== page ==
Stem. - Smooth, stout, from two to six feet high, streaked with purple. Leaves. - Twice or thrice-compound, leaflets coarsely toothed. Flowers. - White, in compound umbels, the little umbels composed of numerous flowers.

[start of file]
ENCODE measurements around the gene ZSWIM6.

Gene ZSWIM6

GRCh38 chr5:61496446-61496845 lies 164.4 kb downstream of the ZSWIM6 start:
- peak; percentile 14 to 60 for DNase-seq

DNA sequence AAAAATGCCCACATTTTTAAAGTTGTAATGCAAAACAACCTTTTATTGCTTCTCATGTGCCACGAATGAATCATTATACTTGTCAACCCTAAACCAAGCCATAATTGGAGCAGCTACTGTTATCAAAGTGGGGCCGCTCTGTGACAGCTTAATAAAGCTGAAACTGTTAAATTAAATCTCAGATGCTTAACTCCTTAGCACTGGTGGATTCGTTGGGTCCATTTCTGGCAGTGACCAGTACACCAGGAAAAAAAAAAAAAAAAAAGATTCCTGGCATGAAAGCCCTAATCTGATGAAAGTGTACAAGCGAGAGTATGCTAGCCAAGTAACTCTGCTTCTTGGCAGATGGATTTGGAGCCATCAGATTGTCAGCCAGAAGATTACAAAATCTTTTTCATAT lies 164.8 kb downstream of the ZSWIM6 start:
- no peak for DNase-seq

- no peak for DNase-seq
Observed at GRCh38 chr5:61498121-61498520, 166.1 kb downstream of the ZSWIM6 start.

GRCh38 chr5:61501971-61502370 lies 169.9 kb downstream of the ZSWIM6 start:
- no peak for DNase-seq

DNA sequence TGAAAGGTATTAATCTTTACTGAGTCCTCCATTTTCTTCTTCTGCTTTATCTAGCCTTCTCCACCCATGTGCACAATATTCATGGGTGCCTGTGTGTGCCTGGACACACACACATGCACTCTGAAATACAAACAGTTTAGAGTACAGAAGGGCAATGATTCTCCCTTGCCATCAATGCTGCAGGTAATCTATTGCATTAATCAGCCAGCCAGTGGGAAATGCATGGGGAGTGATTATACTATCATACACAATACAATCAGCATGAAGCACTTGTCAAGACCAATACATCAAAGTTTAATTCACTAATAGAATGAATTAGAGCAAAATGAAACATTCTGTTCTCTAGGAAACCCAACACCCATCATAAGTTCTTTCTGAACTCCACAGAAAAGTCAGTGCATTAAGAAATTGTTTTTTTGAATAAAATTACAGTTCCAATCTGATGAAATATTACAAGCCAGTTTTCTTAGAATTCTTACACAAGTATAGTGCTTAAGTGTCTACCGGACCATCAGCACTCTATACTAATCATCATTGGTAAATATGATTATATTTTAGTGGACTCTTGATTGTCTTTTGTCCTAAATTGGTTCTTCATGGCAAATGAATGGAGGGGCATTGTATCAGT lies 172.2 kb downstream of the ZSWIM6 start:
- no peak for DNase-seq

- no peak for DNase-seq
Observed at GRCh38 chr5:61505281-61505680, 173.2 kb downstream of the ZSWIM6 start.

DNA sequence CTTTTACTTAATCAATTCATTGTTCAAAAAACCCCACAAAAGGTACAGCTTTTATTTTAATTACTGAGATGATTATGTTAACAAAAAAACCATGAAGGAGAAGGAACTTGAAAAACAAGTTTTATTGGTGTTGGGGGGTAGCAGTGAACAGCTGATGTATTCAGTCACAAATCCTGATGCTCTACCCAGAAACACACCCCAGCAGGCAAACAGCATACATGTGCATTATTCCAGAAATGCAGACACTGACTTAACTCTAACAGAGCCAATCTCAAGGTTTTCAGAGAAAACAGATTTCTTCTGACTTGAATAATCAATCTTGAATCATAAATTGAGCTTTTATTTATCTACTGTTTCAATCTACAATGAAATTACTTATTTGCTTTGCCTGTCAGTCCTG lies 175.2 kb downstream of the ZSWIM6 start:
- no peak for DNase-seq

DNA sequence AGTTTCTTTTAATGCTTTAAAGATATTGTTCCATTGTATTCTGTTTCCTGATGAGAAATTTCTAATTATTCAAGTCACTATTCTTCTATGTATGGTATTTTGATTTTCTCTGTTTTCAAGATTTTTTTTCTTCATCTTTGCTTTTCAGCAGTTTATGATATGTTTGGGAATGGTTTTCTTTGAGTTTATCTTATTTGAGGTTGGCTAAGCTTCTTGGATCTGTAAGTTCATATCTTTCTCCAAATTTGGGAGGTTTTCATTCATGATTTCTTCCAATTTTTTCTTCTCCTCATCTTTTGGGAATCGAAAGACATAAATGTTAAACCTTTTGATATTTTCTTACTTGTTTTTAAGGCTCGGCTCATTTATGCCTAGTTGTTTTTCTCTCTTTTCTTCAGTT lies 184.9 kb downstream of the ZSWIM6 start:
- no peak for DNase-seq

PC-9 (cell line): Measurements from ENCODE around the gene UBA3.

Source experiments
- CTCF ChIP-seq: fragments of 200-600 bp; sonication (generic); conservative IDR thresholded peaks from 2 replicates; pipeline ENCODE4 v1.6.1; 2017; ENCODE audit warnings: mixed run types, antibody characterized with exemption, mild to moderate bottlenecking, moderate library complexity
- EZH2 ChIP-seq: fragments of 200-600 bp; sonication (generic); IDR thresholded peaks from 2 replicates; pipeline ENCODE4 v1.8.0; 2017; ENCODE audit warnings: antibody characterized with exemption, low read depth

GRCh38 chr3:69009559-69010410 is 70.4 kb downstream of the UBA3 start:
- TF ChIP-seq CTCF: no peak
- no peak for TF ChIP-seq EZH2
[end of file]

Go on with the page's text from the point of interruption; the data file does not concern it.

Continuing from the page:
This plant is often confused with the wild carrot, the sweet Cicely, and other white-flowered members of the Parsley family; but it can usually be identified by its purple-streaked stem. The umbels of the water-hemlock are also more loosely clustered than those of the carrot, and their stalks are much more unequal. It is commonly found in marshy ground, blossoming in midsummer. Its popular names refer to its poisonous properties, its root being said to contain the most dangerous vegetable-poison native to our country and to have been frequently confounded with that of the edible sweet Cicely with fatal results.